The future of TV is app based and iPlayer is a shining example, says Netflix

The future of TV is app based and iPlayer is a shining example, says Netflix
Netflix: switching off channels one by one

Netflix has revealed why it believes it is in the best position to bring television to the masses in the future, believing it is inevitable that TV will be predominately internet and on-demand based.

The updated statement to its investors, titled Netflix Long Term View, begins with a backhanded compliment about linear TV then sets out Netflix's hope for the future of television.

"While hugely popular, the linear TV channel model is ripe for replacement," explains the statement. "If we could look into the future at the ways that people access entertainment, we would no doubt see a very different image than we see today - mind-blowing video quality, a proliferation of screens, yet-unimagined natural user interface, and an unbelievable range of choice."

Changing the app

This 'different image' is the proliferation of apps, instead of channels - a view that backs what Netflix said back in April.

Netflix points to iPlayer as a shining example of this done well, noting that: "The BBC iPlayer app in the UK provides a rich and popular on-demand interface for a wide range of BBC programming.

"The BBC is already starting to program more for its iPlayer app than for its linear channels, given the large and growing viewing on the iPlayer."

Netflix also hopes that its continued push into original programming will make it one of the main sources for content in the future and in its statement it once again aligns itself with HBO, but believes it can be better than the premium TV network.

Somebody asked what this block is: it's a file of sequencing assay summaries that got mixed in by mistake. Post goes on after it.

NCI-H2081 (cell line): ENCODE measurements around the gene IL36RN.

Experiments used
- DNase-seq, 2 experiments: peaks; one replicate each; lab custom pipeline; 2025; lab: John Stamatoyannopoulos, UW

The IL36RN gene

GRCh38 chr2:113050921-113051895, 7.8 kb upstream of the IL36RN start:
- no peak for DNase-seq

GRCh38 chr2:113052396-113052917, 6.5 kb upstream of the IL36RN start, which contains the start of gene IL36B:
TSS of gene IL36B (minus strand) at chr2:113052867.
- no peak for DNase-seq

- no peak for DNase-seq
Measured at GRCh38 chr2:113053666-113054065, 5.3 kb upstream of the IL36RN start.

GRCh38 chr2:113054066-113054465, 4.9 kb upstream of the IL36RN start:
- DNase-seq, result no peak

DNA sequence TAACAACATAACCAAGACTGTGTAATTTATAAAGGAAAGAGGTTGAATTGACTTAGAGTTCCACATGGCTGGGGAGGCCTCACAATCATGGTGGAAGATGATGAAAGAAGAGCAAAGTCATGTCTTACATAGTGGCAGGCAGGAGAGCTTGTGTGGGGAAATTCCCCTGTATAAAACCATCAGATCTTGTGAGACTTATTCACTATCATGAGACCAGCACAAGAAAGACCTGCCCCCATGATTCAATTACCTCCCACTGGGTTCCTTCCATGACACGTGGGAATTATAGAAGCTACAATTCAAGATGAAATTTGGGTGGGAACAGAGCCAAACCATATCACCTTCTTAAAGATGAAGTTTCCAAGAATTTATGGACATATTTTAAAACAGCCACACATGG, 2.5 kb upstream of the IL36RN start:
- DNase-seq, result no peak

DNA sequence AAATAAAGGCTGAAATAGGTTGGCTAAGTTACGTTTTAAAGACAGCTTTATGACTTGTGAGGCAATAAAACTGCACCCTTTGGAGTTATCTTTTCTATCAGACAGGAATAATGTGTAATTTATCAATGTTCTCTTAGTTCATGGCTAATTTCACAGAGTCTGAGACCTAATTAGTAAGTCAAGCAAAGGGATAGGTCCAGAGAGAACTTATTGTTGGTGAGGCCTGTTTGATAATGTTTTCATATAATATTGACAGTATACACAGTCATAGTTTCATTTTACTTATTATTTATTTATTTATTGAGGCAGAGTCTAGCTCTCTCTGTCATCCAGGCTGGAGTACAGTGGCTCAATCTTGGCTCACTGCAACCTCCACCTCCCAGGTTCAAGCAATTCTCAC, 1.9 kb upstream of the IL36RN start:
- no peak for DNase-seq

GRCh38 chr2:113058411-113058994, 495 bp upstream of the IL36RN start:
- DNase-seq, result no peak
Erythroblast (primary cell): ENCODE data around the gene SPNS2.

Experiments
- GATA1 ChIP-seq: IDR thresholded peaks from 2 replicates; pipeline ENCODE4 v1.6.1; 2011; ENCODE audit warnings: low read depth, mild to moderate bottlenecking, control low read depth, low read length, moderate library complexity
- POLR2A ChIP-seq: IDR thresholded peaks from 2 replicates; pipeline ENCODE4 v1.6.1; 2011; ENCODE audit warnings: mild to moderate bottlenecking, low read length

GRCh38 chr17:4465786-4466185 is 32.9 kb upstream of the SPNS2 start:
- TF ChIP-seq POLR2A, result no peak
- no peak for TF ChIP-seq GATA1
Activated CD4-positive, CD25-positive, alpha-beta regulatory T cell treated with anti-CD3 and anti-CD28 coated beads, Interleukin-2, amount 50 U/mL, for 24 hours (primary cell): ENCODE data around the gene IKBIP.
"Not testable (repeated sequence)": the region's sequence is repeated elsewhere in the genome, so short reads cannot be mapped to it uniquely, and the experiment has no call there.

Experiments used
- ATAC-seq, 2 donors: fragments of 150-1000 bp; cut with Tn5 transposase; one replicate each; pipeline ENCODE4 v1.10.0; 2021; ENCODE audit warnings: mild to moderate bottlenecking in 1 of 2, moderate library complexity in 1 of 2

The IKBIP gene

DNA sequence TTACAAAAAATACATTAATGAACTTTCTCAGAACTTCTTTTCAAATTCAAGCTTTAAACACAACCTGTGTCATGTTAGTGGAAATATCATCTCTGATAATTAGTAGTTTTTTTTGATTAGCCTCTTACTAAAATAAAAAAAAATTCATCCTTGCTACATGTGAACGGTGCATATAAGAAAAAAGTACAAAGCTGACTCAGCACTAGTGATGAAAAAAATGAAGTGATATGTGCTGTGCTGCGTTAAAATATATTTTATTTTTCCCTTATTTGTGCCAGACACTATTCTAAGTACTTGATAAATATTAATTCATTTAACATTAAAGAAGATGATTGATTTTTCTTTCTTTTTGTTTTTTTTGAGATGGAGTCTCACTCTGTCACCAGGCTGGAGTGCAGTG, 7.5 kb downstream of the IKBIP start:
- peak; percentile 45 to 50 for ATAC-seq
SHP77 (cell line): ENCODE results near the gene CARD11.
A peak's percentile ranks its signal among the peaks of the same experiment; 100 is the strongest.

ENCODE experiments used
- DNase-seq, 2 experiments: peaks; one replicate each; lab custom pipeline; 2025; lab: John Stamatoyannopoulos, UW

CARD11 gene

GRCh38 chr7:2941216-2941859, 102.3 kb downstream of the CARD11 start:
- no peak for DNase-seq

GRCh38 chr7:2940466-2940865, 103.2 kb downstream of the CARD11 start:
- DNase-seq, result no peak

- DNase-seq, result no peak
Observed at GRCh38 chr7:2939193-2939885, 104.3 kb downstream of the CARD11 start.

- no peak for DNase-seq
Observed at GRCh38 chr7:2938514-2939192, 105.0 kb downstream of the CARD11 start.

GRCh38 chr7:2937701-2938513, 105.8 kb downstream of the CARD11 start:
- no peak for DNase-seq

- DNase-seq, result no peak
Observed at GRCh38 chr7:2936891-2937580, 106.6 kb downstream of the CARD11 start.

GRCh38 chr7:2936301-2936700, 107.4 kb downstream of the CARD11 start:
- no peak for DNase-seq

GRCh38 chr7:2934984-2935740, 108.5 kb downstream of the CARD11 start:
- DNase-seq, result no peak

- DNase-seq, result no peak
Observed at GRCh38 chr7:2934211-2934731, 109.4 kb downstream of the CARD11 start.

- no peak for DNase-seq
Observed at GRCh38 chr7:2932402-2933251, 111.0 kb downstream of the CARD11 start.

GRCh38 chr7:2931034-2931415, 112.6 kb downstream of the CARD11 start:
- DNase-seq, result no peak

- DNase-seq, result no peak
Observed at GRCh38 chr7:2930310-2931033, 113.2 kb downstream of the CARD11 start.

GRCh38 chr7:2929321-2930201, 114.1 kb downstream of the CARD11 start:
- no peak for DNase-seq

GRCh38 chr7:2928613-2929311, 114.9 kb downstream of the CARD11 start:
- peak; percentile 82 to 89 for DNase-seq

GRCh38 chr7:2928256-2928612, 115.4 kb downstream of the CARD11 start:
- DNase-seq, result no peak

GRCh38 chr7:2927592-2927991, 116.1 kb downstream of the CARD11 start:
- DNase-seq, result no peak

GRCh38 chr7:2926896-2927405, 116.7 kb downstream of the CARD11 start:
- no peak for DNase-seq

"At a high-level, HBO-linear is our closest domestic comparison, and they have about 30 million domestic members," it explains.

"We currently have fewer original series and Pay1 movies than HBO. But we have more content, much more viewing per member, a broader brand proposition, are on-demand, on all devices, and are less expensive, so we estimate that we can be two to three times larger than current linear-HBO."

An update to the statement notes that it is now a "movie and TV series network" and that its rivals aren't just other networks offering similar shows (such as LoveFilm in the UK) but "video games, web browsing, magazine reading, video piracy, and much more".

Producing and promoting

One of the ways it plans to push its TV efforts is by putting $2 billion worth of funding into its original programming, saying that, "with each original, we learn more about what our members want, about how to produce and promote effectively, and about the positive impact of originals on our brand."

This is a little boring compared to how Netflix looks for non-original programming, which involves a sneaky look at what is popular in the piracy stakes.

As for Netflix's view of TV on the whole in the future, its crystal ball reckons streaming will be the main way 4K content will enter homes, tablet viewing will increase and TV Everywhere (a verification service that allows online viewing) will smooth out online and traditional viewing.

That and we will all be watching television from space. Probably.

Via The Verge

Marc Chacksfield

Marc Chacksfield is the Editor In Chief, at DC Thomson. He started out life as a movie writer for numerous (now defunct) magazines and soon found himself online - editing a gaggle of gadget sites, including TechRadar, Digital Camera World and Tom's Guide UK. At Shortlist you'll find him mostly writing about movies and tech, so no change there then.